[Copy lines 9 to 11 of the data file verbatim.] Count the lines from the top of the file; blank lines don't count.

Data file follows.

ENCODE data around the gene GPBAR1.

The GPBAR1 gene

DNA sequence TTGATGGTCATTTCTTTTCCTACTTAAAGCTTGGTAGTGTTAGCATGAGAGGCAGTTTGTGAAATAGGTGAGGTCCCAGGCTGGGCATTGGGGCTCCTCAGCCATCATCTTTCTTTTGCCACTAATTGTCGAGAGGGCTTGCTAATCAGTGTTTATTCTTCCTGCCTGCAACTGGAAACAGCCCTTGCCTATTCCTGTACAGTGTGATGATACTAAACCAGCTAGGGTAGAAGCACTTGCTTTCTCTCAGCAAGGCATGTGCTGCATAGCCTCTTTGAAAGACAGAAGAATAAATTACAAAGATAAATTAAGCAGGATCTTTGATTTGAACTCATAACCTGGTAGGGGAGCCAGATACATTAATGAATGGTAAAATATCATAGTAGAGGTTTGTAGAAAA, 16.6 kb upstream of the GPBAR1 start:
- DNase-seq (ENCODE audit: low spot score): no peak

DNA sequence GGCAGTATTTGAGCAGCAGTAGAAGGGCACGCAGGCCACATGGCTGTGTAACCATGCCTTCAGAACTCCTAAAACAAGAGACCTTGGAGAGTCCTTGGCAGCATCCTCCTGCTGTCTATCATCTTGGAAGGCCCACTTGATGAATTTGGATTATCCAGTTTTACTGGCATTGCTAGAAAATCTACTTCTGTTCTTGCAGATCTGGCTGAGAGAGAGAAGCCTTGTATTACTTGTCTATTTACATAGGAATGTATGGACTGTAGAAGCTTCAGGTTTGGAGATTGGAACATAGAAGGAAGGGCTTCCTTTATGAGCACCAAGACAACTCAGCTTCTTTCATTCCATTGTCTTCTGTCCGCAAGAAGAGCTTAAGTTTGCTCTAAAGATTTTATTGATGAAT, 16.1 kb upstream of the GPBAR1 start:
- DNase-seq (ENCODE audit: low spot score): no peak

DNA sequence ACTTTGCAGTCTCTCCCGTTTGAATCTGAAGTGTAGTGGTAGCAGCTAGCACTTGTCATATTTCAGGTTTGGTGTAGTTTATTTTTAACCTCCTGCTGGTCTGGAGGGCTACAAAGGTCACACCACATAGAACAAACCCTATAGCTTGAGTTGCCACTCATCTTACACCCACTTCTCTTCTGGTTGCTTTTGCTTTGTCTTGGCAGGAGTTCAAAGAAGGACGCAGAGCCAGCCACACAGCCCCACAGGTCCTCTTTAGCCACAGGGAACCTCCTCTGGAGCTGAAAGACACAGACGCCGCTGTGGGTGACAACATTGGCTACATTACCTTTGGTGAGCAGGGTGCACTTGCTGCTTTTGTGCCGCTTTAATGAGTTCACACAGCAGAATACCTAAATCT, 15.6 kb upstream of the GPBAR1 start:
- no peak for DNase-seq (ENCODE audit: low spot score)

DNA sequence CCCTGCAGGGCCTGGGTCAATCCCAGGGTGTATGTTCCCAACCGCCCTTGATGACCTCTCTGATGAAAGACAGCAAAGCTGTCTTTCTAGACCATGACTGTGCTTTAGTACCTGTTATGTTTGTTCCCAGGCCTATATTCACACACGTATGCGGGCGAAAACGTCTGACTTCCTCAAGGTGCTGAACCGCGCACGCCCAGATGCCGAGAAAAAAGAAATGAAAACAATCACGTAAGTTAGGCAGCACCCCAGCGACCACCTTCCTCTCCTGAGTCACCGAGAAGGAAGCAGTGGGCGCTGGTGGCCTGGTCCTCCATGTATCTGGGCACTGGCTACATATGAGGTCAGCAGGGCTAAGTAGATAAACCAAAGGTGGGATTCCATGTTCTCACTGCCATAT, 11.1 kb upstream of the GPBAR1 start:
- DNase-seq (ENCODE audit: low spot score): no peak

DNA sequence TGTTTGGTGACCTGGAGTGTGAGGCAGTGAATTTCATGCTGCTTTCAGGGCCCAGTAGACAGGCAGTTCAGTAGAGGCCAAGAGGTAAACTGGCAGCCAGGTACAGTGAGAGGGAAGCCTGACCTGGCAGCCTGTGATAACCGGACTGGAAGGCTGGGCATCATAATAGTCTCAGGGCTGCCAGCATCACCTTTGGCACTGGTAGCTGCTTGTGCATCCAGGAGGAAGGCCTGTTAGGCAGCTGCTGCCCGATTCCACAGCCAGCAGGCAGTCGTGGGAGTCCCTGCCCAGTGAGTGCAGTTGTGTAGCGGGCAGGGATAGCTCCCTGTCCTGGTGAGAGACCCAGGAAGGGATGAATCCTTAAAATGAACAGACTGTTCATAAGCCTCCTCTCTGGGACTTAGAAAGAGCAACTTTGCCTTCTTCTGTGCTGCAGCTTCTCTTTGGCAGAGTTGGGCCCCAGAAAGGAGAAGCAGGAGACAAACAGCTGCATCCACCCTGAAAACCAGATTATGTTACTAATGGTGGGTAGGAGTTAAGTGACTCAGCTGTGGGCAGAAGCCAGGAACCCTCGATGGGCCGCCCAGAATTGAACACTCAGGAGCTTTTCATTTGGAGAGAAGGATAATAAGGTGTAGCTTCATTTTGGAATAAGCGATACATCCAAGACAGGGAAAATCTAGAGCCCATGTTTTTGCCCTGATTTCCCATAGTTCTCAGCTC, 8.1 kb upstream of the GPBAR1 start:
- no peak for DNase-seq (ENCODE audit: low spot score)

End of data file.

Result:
DNA sequence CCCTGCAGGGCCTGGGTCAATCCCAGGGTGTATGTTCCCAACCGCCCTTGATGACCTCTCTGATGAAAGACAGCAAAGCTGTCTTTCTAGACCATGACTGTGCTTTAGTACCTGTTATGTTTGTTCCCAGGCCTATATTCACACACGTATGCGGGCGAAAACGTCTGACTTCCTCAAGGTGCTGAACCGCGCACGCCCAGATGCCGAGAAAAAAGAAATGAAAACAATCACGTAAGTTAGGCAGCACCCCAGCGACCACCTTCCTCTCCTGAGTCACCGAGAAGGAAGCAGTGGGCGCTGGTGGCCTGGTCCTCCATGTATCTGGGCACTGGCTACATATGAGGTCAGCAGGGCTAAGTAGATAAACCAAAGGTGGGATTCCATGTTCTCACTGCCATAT, 11.1 kb upstream of the GPBAR1 start:
- DNase-seq (ENCODE audit: low spot score): no peak

DNA sequence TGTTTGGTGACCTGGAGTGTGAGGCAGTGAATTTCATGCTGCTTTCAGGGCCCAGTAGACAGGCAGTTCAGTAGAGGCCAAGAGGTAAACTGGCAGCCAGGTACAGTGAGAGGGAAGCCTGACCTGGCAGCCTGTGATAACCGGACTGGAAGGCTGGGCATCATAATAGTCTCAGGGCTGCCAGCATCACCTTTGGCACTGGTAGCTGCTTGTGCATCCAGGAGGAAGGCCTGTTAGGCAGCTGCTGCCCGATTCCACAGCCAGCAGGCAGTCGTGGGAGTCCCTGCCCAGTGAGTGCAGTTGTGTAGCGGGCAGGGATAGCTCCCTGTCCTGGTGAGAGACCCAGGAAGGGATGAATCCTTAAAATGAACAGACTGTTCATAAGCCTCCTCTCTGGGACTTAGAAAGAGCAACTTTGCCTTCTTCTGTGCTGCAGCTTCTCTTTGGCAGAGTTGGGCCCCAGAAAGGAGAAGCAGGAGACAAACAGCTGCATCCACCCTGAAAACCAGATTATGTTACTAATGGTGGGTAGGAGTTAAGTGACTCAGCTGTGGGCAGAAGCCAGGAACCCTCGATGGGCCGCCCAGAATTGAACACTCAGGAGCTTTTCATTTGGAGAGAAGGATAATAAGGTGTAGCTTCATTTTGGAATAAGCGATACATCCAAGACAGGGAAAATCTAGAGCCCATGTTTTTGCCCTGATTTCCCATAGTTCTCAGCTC, 8.1 kb upstream of the GPBAR1 start: